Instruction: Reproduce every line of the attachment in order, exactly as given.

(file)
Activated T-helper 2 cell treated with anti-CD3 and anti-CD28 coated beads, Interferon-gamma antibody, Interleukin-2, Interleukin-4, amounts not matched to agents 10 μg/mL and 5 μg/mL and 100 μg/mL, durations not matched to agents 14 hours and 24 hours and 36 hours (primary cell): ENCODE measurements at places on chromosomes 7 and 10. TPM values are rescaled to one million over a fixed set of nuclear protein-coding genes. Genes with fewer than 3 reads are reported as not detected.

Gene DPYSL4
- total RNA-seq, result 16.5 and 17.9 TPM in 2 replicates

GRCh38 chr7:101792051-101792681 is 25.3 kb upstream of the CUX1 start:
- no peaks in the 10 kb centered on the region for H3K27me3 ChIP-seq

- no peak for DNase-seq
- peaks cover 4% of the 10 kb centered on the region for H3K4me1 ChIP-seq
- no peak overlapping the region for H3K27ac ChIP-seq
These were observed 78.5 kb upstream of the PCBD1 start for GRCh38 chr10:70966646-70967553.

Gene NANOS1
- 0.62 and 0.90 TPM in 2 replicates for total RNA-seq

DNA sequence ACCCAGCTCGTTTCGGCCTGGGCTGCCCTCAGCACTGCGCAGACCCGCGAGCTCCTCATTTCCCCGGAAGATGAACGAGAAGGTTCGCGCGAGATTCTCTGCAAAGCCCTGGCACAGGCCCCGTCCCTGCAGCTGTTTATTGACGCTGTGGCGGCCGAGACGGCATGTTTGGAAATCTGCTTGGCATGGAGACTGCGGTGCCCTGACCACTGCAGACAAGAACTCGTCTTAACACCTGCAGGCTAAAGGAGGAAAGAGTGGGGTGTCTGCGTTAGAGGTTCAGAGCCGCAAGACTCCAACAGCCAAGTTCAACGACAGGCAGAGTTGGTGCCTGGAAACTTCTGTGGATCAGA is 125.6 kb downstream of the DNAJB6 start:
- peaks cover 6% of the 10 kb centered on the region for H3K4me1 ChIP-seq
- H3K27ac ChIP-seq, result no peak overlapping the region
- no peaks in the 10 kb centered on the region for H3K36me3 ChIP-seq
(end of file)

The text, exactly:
Activated T-helper 2 cell treated with anti-CD3 and anti-CD28 coated beads, Interferon-gamma antibody, Interleukin-2, Interleukin-4, amounts not matched to agents 10 μg/mL and 5 μg/mL and 100 μg/mL, durations not matched to agents 14 hours and 24 hours and 36 hours (primary cell): ENCODE measurements at places on chromosomes 7 and 10. TPM values are rescaled to one million over a fixed set of nuclear protein-coding genes. Genes with fewer than 3 reads are reported as not detected.

Gene DPYSL4
- total RNA-seq, result 16.5 and 17.9 TPM in 2 replicates

GRCh38 chr7:101792051-101792681 is 25.3 kb upstream of the CUX1 start:
- no peaks in the 10 kb centered on the region for H3K27me3 ChIP-seq

- no peak for DNase-seq
- peaks cover 4% of the 10 kb centered on the region for H3K4me1 ChIP-seq
- no peak overlapping the region for H3K27ac ChIP-seq
These were observed 78.5 kb upstream of the PCBD1 start for GRCh38 chr10:70966646-70967553.

Gene NANOS1
- 0.62 and 0.90 TPM in 2 replicates for total RNA-seq

DNA sequence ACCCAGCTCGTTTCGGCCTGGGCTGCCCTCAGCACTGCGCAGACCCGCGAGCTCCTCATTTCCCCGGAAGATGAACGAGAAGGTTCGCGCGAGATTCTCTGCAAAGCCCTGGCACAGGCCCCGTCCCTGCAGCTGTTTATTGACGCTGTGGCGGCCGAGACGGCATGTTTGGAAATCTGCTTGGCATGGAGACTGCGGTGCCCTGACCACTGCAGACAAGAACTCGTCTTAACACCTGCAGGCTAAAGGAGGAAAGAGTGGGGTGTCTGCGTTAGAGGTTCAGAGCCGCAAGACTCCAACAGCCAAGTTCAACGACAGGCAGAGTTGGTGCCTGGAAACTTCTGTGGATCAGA is 125.6 kb downstream of the DNAJB6 start:
- peaks cover 6% of the 10 kb centered on the region for H3K4me1 ChIP-seq
- H3K27ac ChIP-seq, result no peak overlapping the region
- no peaks in the 10 kb centered on the region for H3K36me3 ChIP-seq